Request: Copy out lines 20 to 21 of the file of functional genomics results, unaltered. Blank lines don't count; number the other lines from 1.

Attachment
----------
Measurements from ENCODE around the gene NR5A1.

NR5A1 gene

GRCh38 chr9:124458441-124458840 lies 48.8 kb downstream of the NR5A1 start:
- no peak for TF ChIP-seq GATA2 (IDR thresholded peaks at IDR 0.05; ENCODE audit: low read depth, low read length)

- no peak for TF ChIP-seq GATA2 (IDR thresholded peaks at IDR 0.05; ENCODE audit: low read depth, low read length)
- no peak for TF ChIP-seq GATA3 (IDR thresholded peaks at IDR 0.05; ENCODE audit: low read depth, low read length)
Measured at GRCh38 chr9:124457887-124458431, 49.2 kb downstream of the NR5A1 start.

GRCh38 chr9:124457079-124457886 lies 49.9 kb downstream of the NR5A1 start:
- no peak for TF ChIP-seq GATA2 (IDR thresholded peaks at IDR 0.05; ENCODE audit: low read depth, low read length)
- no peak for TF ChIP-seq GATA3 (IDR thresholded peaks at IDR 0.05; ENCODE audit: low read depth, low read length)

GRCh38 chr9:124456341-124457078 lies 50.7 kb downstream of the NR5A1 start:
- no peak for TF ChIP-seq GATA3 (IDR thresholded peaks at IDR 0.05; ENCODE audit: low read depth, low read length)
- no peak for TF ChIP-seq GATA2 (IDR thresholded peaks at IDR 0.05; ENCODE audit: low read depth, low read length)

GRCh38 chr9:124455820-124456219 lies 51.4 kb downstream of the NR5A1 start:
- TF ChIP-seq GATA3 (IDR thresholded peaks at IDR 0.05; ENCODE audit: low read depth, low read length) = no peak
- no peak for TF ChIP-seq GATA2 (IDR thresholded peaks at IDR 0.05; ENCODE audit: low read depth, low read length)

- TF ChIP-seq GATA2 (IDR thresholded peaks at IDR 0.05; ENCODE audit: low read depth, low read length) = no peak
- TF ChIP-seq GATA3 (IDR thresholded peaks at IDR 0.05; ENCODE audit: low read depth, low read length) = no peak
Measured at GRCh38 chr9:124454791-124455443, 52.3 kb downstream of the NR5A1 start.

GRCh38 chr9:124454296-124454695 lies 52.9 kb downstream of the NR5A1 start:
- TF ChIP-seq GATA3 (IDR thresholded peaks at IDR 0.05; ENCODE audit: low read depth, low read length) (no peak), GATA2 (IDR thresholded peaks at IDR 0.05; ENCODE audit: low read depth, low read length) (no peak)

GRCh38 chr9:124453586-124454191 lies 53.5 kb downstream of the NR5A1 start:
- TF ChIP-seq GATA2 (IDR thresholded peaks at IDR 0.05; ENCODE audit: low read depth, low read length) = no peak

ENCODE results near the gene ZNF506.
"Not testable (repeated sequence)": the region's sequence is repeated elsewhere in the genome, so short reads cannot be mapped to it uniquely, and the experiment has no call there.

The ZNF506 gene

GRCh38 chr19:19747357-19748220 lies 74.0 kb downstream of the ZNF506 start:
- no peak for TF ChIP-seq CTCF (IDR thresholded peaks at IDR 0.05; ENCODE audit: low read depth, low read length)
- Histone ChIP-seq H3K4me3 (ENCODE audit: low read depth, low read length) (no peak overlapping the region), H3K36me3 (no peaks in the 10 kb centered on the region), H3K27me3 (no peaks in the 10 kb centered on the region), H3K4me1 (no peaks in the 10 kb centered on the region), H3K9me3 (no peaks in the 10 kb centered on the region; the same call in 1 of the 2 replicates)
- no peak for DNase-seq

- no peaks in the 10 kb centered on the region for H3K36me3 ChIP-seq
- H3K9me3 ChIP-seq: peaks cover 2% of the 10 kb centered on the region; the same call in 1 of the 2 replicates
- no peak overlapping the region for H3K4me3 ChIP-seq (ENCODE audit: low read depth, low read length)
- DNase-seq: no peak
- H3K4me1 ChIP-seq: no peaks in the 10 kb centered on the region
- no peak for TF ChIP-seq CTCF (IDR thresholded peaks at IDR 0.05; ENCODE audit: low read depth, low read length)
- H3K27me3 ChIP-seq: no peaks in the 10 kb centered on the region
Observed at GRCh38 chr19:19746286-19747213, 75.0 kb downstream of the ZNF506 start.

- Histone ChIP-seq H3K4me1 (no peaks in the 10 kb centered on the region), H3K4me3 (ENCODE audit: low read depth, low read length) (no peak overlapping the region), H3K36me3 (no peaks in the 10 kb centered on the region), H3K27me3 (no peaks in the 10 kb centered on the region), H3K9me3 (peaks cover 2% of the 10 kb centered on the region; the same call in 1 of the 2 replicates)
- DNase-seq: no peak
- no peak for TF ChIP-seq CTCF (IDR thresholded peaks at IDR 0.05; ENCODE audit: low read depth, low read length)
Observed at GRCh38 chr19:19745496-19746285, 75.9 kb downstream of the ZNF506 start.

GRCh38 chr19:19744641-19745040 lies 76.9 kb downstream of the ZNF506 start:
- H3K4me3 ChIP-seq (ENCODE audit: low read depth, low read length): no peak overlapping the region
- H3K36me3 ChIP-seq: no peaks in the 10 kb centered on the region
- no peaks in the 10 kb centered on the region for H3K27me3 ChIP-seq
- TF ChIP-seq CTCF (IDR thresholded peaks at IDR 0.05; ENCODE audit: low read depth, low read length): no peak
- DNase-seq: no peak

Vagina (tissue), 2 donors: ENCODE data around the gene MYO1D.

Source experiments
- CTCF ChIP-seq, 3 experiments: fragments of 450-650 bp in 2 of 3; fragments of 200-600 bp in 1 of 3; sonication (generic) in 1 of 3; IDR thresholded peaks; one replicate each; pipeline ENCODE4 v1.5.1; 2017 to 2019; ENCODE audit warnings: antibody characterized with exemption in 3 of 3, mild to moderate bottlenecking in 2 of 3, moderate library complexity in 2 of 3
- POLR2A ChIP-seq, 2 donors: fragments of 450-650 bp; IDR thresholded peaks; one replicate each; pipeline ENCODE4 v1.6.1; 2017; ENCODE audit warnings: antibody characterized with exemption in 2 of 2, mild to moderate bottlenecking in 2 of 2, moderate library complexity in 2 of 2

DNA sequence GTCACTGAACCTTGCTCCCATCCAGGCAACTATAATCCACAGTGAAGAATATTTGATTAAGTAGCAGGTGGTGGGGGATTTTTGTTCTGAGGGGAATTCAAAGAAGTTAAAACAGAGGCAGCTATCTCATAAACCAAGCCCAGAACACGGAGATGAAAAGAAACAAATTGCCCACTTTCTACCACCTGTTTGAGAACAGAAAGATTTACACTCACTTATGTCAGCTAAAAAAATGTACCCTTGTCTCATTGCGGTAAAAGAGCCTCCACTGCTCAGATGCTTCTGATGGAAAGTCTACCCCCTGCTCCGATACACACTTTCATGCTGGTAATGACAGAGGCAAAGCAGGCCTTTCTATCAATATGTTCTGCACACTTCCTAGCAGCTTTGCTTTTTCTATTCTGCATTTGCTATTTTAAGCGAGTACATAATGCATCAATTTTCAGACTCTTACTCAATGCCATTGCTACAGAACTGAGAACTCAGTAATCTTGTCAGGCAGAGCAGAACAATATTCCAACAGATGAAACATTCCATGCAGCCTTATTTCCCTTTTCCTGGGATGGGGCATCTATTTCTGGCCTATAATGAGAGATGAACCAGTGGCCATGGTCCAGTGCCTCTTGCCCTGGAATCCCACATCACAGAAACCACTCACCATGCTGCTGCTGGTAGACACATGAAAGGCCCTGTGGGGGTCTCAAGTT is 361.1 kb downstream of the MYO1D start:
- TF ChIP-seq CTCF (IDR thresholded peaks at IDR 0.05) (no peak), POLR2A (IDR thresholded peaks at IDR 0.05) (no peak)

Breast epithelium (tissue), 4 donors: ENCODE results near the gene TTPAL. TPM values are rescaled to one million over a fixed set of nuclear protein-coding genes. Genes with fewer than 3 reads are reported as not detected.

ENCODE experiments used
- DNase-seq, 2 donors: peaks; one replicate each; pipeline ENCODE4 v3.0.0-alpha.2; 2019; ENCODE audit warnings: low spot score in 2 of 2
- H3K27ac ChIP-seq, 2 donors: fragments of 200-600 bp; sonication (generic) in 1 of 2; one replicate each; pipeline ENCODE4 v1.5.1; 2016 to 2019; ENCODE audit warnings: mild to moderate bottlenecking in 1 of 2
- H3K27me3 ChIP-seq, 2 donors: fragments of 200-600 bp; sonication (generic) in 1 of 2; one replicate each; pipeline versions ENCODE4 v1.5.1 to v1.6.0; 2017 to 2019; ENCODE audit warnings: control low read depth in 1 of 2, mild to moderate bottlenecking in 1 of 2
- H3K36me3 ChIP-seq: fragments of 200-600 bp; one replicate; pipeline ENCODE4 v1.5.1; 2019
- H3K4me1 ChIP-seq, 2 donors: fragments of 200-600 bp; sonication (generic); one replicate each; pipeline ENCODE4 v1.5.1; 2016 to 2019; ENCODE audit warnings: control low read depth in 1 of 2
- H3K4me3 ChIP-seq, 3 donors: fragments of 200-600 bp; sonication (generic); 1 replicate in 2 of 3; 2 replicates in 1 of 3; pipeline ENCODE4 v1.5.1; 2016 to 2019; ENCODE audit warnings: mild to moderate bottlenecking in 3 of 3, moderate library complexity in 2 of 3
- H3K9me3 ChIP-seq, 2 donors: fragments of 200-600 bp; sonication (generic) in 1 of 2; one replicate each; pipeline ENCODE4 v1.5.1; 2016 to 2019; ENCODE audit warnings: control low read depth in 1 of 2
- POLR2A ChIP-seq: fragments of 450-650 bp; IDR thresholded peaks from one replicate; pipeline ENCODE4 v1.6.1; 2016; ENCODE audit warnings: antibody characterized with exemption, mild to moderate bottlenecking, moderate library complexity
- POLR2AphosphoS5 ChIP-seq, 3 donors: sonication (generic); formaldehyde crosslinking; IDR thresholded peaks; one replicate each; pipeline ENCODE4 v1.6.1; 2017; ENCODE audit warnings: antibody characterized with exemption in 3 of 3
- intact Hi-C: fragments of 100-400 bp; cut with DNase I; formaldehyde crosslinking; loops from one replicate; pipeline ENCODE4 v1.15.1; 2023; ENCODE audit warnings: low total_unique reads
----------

GRCh38 chr9:124454296-124454695 lies 52.9 kb downstream of the NR5A1 start:
- TF ChIP-seq GATA3 (IDR thresholded peaks at IDR 0.05; ENCODE audit: low read depth, low read length) (no peak), GATA2 (IDR thresholded peaks at IDR 0.05; ENCODE audit: low read depth, low read length) (no peak)